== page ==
Helena County Club v. Brocato (Majority)

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Justia Opinion Summary

In this interlocutory appeal, the Supreme court reversed the circuit court’s disqualification of counsel for Appellant. The circuit court dismissed counsel on the basis that counsel had a conflict and was disqualified from representing Appellant. On appeal, Appellant argued, among other things, that the circuit court erred in disqualifying Appellant’s counsel based solely on opposing counsel’s statement that the attorney would be called as a witness. The Supreme Court remanded the matter for further proceedings, holding that the circuit court’s decision to impose “the drastic measure” of disqualifying counsel constituted an abuse of discretion because there was no motion to disqualify counsel or any consideration of the factors set forth in Weigel v. Farmers Insurance Co., 158 S.W.3d 147, 150-51 (Ark. 2004).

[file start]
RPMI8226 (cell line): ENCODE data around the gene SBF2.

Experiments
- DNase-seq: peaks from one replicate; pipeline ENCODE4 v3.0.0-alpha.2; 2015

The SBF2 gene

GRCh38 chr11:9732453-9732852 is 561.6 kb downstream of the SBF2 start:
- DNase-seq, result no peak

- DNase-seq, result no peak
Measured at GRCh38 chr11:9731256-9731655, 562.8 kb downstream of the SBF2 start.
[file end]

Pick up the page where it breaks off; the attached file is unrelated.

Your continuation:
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Cite as 2018 Ark. 16 SUPREME COURT OF ARKANSAS No. CV-16-697 Opinion Delivered: January 18, 2018 HELENA COUNTRY CLUB APPELLANT APPEAL FROM THE PHILLIPS COUNTY CIRCUIT COURT V. [NO. 54CV-15-226] BILLY RAY BROCATO D/B/A HONORABLE CHRISTOPHER W. SPLASH POOL AND SPA MORLEDGE, JUDGE APPELLEE REVERSED AND REMANDED. COURTNEY HUDSON GOODSON, Associate Justice Appellant, Helena Country Club (“the Club”), brings this interlocutory appeal from the Phillips County Circuit Court’s disqualification of Charles E. Halbert, Jr., as counsel for the Club.1 For reversal, the Club argues that (1) the circuit court erred in its conclusion that evidence of an alleged statement made during settlement negotiations was admissible to allow appellee, Billy Ray Brocato d/b/a Splash Pool and Spa (“Brocato”), to call the Club’s attorney as a witness; and (2) the circuit court erred in disqualifying the Club’s attorney based solely on opposing counsel’s statement that the attorney would be called as a witness. 1 We previously remanded this case to settle and supplement the record with the transcript of a telephone hearing pertaining to the issues raised on appeal. Helena Country Club v. Brocato, 2017 Ark. 152, 517 S.W.3d 421. In compliance with our prior opinion, the circuit court entered an order on May 24, 2017, settling the record and setting forth a recreated transcript of the telephone hearing based on the agreement of the parties and the circuit court. Our jurisdiction is pursuant to Arkansas Rule of Appellate Procedure−Civil 2(a)(8) (2016). We reverse and remand. On September 22, 2015, Brocato filed a complaint against the Club alleging claims of breach of contract and a violation of the Arkansas Deceptive Trade Practices Act (“ADTPA”). Brocato stated that he had been providing pool maintenance and cleaning services to the Club for the previous five years pursuant to the parties’ oral agreement and that the parties had a course of dealing wherein he would perform the services he deemed appropriate and then bill the Club for those services. Brocato indicated that he was contacted by the Club in April 2015 and instructed to prepare the pool for the upcoming summer season. He claimed that he had conducted maintenance, repairs, and cleaning on the pool in April and May 2015, that he had submitted invoices to the Club for the work, and that the Club had since refused to pay him. Brocato alleged that he had suffered damages in the amount of $11,505.48, plus interest and costs, and he also requested $25,000 in punitive damages. The Club, through its attorney, Halbert, filed an answer to the complaint and a counterclaim. In its counterclaim, the Club alleged that Brocato had been notified that all work should be approved in advance and that he had failed to ask for advance approval for certain extra work. The Club further denied that Brocato had performed all of the services for which he had requested payment. In addition, the Club claimed that Brocato had knowingly placed excessive orders for pool chemicals and had allegedly installed a new pump without producing an invoice for it. The Club asserted that these actions constituted 2 both fraud and a violation of the ADTPA and requested damages in excess of $11,000, as well as punitive damages. On June 16, 2016, the Club filed a motion to exclude evidence, claiming that it had recently learned that Brocato planned to call Halbert as a witness at trial, which was scheduled for July 11, 2016. According to the Club’s motion, Brocato intended to introduce a statement made by Halbert during a telephone conversation wherein the possibility of settlement was discussed with Brocato and his attorney, Phillip Allen, and Halbert had allegedly responded, “We aren’t paying him a f***ing thing.” The Club claimed that both Halbert and Brocato’s counsel denied that this statement was made. The Club further argued that Arkansas Rule of Evidence 408 prevented the introduction of this evidence and that admission of this alleged statement might require the disqualification of Halbert. Brocato filed a response to the motion and a brief in support in which he asserted that Halbert’s statement was not made during settlement negotiations. Brocato argued that, even if it was found to have been made during settlement negotiations, the statement was not inadmissible under Rule 408 because it would be used to prove the Club’s intent and bias in relation to the ADTPA claim—not to prove the liability for, invalidity of, or amount of the claim. In addition, Brocato contended that Halbert would “undoubtedly” be called to testify as a witness at trial because he was on the Club’s board of directors when the decision was made to not pay Brocato. Brocato thus argued that this evidence was relevant to Halbert’s credibility. 3 On July 6, 2016, the circuit court held a telephone hearing on the Club’s motion to exclude evidence. After hearing arguments by counsel for each party, the circuit court entered an order on July 8, 2016, disqualifying Halbert from representing the Club. The court found that “the potential for Mr. Halbert being called as a witness is imminent and it could be construed that the purpose of the evidence and/or testimony presented by Mr. Halbert would be for some other reason than the introduction of settlement negotiations.” The court thus concluded that “[i]t appears that Mr. Halbert has a conflict and as such he is disqualified from representing Defendant in this matter.” The Club filed a timely notice of interlocutory appeal from the order of disqualification. On appeal, the Club argues that the circuit court erred in concluding that evidence of Halbert’s alleged statement, which the Club asserts was made during settlement negotiations, was admissible to allow Brocato to call Halbert as a witness at trial. The Club further contends that the circuit court erred by disqualifying Halbert based solely on opposing counsel’s statement that he would be called as a witness. As Brocato responds in his brief, we are unable to address the merits of the Club’s argument regarding whether Halbert’s alleged statement would be admissible at trial. Not only has the circuit court failed to expressly rule that this evidence is admissible, but also this interlocutory appeal is currently before us for the limited purpose of reviewing the circuit court’s disqualification of Halbert. See Ark. R. App. P–Civ. 2(a)(8) (stating that an appeal may be taken from an order that disqualifies an attorney from further participation in the case); Haase v. Starnes, 337 Ark. 193, 987 S.W.2d 704 (1999) (holding that an appeal from an evidentiary ruling is not a final, appealable order pursuant to Ark. R. App. P.–Civ. 2(a)). 4 Thus, the sole issue to be decided is whether the circuit court erred by entering an order to disqualify the Club’s counsel under the circumstances in this case. In Weigel v. Farmers Insurance Co., 356 Ark. 617, 621-22, 158 S.W.3d 147, 150-51 (2004), we discussed the principles applicable to a circuit court’s disqualification of counsel: We note at the outset that disqualification of an attorney is an absolutely necessary measure to protect and preserve the integrity of the attorney-client relationship; yet it is a drastic measure to be imposed only where clearly required by the circumstances. Craig v. Carrigo, 340 Ark. 624, 12 S.W.3d 229 (2000); Burnette v. Morgan, 303 Ark. 150, 794 S.W.2d 145 (1990). This court reviews a trial court’s decision to disqualify an attorney under an abuse-of-discretion standard. Wilburn v. State, 346 Ark. 137, 56 S.W.3d 365 (2001); Craig, 340 Ark. 624, 12 S.W.3d 229. An abuse of discretion may be manifested by an erroneous interpretation of the law. Id. The Model Rules of Professional Conduct are applicable in disqualification proceedings. Id. However, a violation of the Model Rules does not automatically compel disqualification; rather, such matters involve the exercise of judicial discretion. Norman v. Norman, 333 Ark. 644, 970 S.W.2d 270 (1998). According to Model Rule of Professional Conduct 3.7 (2016), (a) A lawyer shall not act as advocate at a trial in which the lawyer is likely to be a necessary witness unless: (1) the testimony relates to an uncontested issue; (2) the testimony relates to the nature and value of legal services rendered in the case; or (3) disqualification of the lawyer would work substantial hardship on the client. We stated in Weigel that Rule 3.7 applies to the situation in which the opposing party seeks to call counsel as a witness, and we adopted a test used by courts in other jurisdictions to analyze whether disqualification is proper under those circumstances. Id. at 625, 158 S.W.3d at 153. We held that the opposing party must demonstrate three things: (1) that the attorney’s testimony is material to the determination of the issues being litigated; (2) that the evidence is unobtainable elsewhere; and (3) that the testimony is or may be prejudicial to the testifying attorney’s client. Id. This demonstration is necessary to prevent Rule 3.7 5 from being used as a sword or a tactical measure to hinder the other party’s case, and it strikes a reasonable balance between the potential for abuse and those instances in which the attorney’s testimony may be truly necessary to the opposing party’s case. Id. In addition, we have held that this test takes into consideration many of the reasons for prohibiting an attorney from being both advocate and necessary witness: (1) an advocate who becomes a witness may be in the unseemly position of arguing his own credibility; (2) the roles of advocate and witness are inconsistent and should not be assumed by one individual; and (3) the attorney should not act as both trial counsel and a material witness because of the appearance of impropriety. Id., 158 S.W.3d at 625-26. The Club argues that the circuit court summarily concluded, without hearing any proof on the issue, that the potential for Halbert to be called as a witness was imminent and that a conflict of interest required disqualification. The Club contends that the evidence sought by Brocato was invented solely to disqualify its counsel and that the court failed to apply, or even reference, the test sought out in Weigel. We agree that the circuit court erred by disqualifying Halbert. As the Club asserts, even assuming that testimony by Halbert would be prejudicial to Brocato, Brocato did not demonstrate that Halbert’s testimony was material or truly necessary to any of the issues being litigated or that the evidence sought to be admitted through Halbert was unobtainable elsewhere. In fact, Brocato failed not only to satisfy the three-part test set out in Weigel, but also to request that Halbert be disqualified as counsel. Brocato admits in his brief that he never made an argument for or against Halbert’s disqualification, and he indicates that he takes no position on this issue. Because there was no motion to disqualify counsel or any 6 consideration of the Weigel factors, the circuit court’s decision to impose the drastic measure of disqualifying Halbert constituted an abuse of discretion. We therefore reverse the circuit court’s order and remand for further proceedings. Reversed and remanded. Halbert Law Office, by: Charles E. Halbert, Jr., for appellant. Knapp Lewis Law Firm, by: Donald E. Knapp, Jr., and Michael C. Lewis, for appellee. 7